A guide to learning how to knit in London

Kicking off this new blog with an exciting topic: knitting!

I’ve recently learn how to knit again (I learnt before from my gran when I was a little girl), luckily it’s like riding a bike, the movements still seemed to be in my fingers. What wasn’t like riding a bike was learning how to purl. I had never learned how to do this before, and it felt really jarring at first. But I managed to get over my initial scepticisim and now I’m enjoying my new-found ability to create all sorts of great patterns.

Here’s how I went about learning to knit:

To start of my knitting I went to a local yarn shop (http://www.allthefunofthefair.bigcartel.com/), which I would advise anyone to do.

The shop lady was very helpful, and explained some of the basics to me:
– extra chunky wool is great for beginners because it allows you to clearly see what you’re doing, and also very important: to make quick progress
– the needles you use are defined by the wool you’re working with. The packaging of your wool will tell you which needles are appropriate (in UK measurements the number indicated the diameter of your needle)
– you can buy needles in a variety of different material, the most common ones being bamboo and metal. She advised me to try out bamboo, and I found them great to work with: they look pretty, feel soft and warm and have just the right amount of slipperiness for me.

 

Next I joined in one evening of Stitch London (originally stitch-n bitch London): http://www.stitchldn.com/

They organise a knitting meet-up in central London (subscribe to their newsletter to find out where and when), these are held on week day evenings in some great central locations, I went to one at the South Bank centre, and just consist of lots of like minded knitters turning up at the same location, to knit, chat and drink for a few hours. Once a month they also make sure they have some people around to teach you how to knit if you’re new to the craft, so that’s how I refreshed my knitting skill. They’re such a friendly bunch, I recommend everyone to try it!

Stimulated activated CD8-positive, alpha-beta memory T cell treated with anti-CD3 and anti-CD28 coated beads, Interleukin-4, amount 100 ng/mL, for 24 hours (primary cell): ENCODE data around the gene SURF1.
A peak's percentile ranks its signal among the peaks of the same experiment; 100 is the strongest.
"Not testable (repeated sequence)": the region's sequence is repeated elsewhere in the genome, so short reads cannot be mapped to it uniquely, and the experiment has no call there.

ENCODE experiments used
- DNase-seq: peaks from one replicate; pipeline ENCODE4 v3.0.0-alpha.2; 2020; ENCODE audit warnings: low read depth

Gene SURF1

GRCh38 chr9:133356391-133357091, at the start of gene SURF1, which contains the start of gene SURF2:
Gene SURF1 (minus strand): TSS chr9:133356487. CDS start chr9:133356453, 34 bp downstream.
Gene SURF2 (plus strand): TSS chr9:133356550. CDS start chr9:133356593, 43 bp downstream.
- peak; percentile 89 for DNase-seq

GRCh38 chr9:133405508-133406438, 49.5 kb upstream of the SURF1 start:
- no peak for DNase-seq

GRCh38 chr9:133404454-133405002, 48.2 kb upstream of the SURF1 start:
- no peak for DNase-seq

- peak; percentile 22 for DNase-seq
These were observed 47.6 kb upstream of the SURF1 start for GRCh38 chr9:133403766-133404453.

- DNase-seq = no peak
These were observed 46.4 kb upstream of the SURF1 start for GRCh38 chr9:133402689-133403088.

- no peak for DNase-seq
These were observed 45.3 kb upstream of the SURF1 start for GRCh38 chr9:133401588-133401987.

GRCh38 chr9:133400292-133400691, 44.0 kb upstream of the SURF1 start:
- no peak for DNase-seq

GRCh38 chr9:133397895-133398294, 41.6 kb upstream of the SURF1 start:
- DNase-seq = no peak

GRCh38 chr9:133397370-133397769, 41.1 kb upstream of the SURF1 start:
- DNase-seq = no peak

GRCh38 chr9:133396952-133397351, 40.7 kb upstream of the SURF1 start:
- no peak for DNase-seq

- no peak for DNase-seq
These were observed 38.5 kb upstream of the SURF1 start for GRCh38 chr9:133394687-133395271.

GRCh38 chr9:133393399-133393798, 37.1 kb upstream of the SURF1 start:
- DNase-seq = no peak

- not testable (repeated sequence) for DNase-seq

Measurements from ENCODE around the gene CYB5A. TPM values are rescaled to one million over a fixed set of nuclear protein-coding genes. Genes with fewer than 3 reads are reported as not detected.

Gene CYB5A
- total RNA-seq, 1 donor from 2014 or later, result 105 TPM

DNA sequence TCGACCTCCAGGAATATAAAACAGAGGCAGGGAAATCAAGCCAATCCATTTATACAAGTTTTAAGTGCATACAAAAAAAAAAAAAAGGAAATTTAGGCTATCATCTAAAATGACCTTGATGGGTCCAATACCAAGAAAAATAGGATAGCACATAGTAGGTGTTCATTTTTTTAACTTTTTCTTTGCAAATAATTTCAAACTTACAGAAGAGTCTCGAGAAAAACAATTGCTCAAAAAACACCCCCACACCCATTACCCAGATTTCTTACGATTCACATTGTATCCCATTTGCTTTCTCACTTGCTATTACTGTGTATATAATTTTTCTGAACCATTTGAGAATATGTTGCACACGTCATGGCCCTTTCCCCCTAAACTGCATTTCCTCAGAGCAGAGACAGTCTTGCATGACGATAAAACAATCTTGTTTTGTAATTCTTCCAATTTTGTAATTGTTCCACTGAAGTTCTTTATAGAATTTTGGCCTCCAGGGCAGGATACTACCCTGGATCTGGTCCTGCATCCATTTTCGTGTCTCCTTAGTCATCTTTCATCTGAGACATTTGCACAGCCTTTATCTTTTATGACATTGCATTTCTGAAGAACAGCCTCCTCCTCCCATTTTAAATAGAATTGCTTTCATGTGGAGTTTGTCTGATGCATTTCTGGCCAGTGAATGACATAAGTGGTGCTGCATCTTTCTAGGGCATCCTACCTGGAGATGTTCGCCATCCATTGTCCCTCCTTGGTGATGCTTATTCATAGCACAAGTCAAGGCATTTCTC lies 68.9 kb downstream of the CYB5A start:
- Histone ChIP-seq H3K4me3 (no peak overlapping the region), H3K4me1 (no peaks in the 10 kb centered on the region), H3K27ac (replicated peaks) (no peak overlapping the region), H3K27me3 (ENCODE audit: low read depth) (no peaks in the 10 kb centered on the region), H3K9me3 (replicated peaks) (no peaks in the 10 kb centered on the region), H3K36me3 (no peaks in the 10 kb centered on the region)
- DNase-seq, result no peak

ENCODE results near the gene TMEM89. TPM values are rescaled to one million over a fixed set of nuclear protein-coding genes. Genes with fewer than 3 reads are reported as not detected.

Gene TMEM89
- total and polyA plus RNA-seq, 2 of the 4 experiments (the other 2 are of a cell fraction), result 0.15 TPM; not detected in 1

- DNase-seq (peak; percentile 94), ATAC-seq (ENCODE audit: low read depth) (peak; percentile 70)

Finally, to learn how to purl (an this may explain my difficulty in learning, although it’s a notorious trick to begin with), I just googled ‘learn how to purl’, there’s two type of instructions, pictures and videos, I personally found the pictures easier to learn from…

Now I knew the basics, my first project was a nice little cushion for Annelies (late Christmas present), inspired by a cushion I saw in All the fun of the fair (http://www.allthefunofthefair.bigcartel.com/), they sell kits with wool, needles and pattern to make this cushion (and I definitely would advise you to go and get one), but since I already had my wool and needles, I decided to just try and replicate a similar style (and so learn how to create my own pattern as well). And this is the result (I was trying out playing with a colourful background to photograph my projects, but think this one might be a bit over the top)

 

If you want to recreate this cushion, this is the pattern:

Size:
Creates a shape of about 40cm wide, 80cm long
Fits an inner cushion of approx 35x35cm

Material:
Cygnet seriously chunky in grey: http://www.allthefunofthefair.bigcartel.com/product/seriously-chunky-extra-thick-value-yarn-in-10-great-colours

Gauge:
7 stitches and 10 rows = 10cm

Directions:

Cast on 28

Section 1 (8 rows)
K9 – P2 – K2 – P2 – K2 – P2 – K9
P9 – K2 – P2 – K2 – P2 – K2 – P9
P11 – K2 – P2 – K2 – P11
K11 – P2 – K2 – P2 – K11
P11 – K2 – P2 – K2 – P11
P9 – K2 – P2 – K2 – P2 – K2 – P9
K9 – P2 – K2 – P2 – K2 – P2 – K9
K28

section 2 (8 rows)
P2 – K2 – P2 – K2 – P2 – K8 – P2 – K2 – P2 – K2 – P2
K2 – P2 – K2 – P2 – K2 – P8 – K2 – P2 – K2 – P2 – K2
P2 – K2 – P2 – K2 – P12 – K2 – P2 – K2 – P2
K2 – P2 – K2 – P2 – K12 – P2 – K2 – P2 – K2
P2 – K2 – P2 – K2 – P12 – K2 – P2 – K2 – P2
K2 – P2 – K2 – P2 – K2 – P8 – K2 – P2 – K2 – P2 – K2
P2 – K2 – P2 – K2 – P2 – K8 – P2 – K2 – P2 – K2 – P2
K28

Repeat Section 1 (8 rows)

Repeat Section 2 (8 rows)

Repeat Section 1 (8 rows)

Bind Off


If that baffles you, I’ve also created a little diagram, see below. (click to view the PDF) the grey areas represent your purl bumps and the white your knitting V’s (or the reverse if you turn your work around), the instructions are listed per row on the left.

2 thoughts on “A guide to learning how to knit in London

  1. Pingback: Personalised topshop bag | Fabric Stash

  2. Pingback: Pink knitted cushion | Fabricstash

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